EvansMeXo likes this.
  8. EvansMeXo

    EvansMeXo Chillin' With My Peeps

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    There's a guy on my local kijiji who I was going to order a coop off of but I wasn't sure how it would hold up to predators, it looked like it had great ventilation but I didn't think it would withstand animals.. by placing it in the secure run like that it wouldn't really matter!
    That makes so much more sense than building one, it would be so much easier to do it that way... I might dig a foot down and put fencing over the whole bottom just to be sure nothing tunnels in
     
  9. 21hens-incharge

    21hens-incharge Overrun With Chickens

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    If your birds will have to spend time inside the coop due to deep snow I would go bigger. Much bigger.
    Humidity is a problem when combined with cold. Frostbite on combs is horrid and painful. Winter combined with a small space means high humidity.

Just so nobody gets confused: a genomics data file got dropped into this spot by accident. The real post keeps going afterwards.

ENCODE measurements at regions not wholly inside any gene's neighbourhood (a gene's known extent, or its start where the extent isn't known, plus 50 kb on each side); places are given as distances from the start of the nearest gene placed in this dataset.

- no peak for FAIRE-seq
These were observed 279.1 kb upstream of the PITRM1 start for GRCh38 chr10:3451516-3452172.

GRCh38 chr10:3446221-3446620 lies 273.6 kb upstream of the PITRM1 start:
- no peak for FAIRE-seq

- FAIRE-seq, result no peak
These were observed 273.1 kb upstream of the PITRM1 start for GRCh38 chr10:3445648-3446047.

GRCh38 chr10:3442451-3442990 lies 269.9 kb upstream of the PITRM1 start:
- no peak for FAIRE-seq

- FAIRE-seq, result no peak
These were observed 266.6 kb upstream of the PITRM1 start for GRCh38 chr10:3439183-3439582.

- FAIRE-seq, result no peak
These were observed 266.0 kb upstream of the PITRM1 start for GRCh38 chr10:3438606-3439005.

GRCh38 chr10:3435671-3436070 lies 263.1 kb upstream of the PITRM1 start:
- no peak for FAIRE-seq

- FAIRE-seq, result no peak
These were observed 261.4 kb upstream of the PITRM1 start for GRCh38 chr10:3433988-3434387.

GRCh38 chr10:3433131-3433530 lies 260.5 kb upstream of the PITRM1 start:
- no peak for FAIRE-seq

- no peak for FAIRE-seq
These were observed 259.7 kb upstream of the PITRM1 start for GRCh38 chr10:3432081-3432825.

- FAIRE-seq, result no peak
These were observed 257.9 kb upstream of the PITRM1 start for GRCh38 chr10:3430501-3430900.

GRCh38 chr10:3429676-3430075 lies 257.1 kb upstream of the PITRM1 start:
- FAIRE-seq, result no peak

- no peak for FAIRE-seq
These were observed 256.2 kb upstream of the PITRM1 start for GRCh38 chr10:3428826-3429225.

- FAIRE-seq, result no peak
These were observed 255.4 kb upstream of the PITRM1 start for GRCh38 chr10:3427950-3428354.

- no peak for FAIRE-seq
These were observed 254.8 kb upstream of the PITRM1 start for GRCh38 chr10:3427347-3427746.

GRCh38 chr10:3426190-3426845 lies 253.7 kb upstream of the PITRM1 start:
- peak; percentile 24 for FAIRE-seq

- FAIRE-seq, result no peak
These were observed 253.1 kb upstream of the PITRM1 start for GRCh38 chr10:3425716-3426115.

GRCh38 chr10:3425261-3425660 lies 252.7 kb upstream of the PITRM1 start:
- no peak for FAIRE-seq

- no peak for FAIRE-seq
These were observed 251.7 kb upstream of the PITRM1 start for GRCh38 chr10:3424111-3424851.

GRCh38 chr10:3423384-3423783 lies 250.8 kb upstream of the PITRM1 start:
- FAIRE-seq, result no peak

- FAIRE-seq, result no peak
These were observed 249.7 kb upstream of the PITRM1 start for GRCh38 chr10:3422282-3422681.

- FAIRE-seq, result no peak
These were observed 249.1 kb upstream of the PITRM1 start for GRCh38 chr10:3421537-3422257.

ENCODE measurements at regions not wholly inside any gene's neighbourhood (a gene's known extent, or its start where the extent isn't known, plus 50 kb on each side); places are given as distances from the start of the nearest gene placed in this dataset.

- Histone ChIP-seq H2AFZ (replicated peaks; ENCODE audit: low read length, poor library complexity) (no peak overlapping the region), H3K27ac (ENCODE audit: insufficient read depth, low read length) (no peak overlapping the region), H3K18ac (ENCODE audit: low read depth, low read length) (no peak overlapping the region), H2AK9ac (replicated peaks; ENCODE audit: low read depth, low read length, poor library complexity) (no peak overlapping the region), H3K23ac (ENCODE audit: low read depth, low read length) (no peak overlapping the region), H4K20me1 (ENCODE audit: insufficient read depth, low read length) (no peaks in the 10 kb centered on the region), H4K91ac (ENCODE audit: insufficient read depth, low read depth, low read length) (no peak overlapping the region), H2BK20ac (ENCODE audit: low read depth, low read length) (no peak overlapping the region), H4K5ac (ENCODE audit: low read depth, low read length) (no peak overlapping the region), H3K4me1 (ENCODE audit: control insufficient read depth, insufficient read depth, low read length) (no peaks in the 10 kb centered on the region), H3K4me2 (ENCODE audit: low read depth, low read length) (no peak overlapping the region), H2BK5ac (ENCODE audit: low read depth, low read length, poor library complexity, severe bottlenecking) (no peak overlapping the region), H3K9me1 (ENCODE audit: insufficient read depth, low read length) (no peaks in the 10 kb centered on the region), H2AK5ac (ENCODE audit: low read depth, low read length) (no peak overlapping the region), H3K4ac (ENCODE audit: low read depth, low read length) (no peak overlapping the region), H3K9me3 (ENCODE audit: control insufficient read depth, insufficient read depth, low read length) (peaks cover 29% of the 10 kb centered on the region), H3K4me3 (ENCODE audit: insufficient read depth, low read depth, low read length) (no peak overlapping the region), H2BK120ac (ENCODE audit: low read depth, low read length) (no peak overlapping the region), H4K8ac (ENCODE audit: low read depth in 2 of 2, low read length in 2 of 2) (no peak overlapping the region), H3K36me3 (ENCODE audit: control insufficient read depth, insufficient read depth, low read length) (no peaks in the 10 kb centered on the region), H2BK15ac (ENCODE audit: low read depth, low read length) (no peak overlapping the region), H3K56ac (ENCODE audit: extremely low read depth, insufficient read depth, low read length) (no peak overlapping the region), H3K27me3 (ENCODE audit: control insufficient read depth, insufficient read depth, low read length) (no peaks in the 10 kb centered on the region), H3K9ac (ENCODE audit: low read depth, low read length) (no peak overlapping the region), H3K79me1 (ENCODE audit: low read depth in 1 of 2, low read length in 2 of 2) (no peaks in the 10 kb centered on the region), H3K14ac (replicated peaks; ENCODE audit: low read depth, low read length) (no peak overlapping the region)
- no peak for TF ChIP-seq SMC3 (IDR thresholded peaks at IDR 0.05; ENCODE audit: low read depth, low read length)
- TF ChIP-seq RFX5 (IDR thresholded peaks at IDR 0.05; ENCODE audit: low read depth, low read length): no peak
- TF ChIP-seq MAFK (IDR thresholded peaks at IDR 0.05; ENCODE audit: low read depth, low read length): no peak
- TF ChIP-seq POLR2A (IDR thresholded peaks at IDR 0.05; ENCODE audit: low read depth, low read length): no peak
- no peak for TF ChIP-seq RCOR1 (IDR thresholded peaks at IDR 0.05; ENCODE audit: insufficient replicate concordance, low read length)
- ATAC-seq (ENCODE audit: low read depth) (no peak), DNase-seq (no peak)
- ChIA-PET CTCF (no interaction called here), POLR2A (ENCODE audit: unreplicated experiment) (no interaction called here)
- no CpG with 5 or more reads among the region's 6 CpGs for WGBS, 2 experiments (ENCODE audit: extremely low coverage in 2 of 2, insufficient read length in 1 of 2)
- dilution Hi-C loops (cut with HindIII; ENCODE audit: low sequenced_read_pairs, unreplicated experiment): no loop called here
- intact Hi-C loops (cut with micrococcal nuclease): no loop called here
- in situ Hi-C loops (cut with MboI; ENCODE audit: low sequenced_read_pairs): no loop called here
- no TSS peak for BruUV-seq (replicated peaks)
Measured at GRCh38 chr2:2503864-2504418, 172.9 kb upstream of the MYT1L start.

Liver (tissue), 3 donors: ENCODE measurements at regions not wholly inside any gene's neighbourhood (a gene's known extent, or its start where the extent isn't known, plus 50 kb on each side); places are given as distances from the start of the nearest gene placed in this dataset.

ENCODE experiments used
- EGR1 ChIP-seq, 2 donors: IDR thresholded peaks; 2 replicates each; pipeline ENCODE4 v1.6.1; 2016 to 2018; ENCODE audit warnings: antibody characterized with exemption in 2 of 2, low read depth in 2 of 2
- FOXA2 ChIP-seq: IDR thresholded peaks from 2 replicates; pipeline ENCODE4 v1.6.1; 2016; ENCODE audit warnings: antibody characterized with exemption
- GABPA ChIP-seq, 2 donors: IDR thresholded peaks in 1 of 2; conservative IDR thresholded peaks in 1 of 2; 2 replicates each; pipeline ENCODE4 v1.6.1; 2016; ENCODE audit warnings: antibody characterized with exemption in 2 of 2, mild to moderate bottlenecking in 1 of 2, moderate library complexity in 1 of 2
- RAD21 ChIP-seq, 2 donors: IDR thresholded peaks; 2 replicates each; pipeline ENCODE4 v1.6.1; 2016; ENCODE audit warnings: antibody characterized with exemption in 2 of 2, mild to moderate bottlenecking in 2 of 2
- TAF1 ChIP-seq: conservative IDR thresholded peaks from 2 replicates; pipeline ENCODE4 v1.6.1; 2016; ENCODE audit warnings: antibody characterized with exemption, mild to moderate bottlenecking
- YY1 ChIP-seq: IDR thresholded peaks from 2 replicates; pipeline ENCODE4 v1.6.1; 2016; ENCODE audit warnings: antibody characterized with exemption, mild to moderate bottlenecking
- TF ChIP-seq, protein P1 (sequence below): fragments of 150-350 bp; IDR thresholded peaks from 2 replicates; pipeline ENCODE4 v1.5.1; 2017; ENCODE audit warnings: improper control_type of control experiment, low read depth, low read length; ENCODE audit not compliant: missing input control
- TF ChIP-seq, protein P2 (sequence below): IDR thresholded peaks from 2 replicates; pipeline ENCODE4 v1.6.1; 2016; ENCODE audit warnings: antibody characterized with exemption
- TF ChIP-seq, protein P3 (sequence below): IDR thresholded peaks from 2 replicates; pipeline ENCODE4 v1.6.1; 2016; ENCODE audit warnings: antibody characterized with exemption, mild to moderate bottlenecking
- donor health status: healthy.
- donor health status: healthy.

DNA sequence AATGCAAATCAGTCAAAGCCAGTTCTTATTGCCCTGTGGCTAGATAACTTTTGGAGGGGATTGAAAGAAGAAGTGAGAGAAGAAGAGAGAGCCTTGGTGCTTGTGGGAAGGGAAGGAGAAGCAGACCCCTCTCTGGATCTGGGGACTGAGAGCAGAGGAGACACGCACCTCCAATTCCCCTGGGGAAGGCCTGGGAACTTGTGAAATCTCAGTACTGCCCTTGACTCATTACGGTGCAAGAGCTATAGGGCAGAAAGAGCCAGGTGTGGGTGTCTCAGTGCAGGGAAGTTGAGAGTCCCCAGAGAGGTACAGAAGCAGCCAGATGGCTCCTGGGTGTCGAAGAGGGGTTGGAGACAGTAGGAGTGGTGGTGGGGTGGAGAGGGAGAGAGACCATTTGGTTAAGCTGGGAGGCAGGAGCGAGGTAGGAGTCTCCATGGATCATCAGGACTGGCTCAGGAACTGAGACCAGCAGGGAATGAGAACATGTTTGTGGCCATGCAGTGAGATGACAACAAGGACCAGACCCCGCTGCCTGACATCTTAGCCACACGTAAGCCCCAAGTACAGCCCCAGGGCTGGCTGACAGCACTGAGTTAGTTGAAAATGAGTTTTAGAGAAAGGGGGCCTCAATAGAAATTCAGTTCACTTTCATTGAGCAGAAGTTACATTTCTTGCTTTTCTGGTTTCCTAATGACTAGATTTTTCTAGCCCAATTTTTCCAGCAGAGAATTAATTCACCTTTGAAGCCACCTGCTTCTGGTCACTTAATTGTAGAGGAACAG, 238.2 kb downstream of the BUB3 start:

Do you plan on having a way for them to have a snow free area in winter?

    We get bitter cold here in winter but not much snow. I keep about 20 hens in an 8x14 coop and the poo adds up fast. Poo and chicken breath both add to humidity.
    Ventilation will be even more critical for you being in a much wetter climate then us.
     
    Mace Gill likes this.
  10. Mace Gill

    Mace Gill Chillin' With My Peeps

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    There is a very good point here about humidity. I am still a fan of a smaller coop if your flock is to remain limited, but chickens like 'dry' better than 'warm' ... whatever the size coop, venting is important. There is a little openness in my eaves, so the venting is already good. We only get deep snow a few times a year here in NJ, and so I dig it out a bit (mine HATE the snow). If it's really bad, I secure a tarp over the run ... at least in a section, and keeps the snow out, or thinner at least.

    For the poo ... that is a whole 'nuther matter depending on whether or not you're into the 'deep litter' method, or regular cleaning. A little diatomaceous earth sprinkled around will not only keep parasites in check, but will act as a bit of a drying agent, but don't over do it!
     
    EvansMeXo likes this.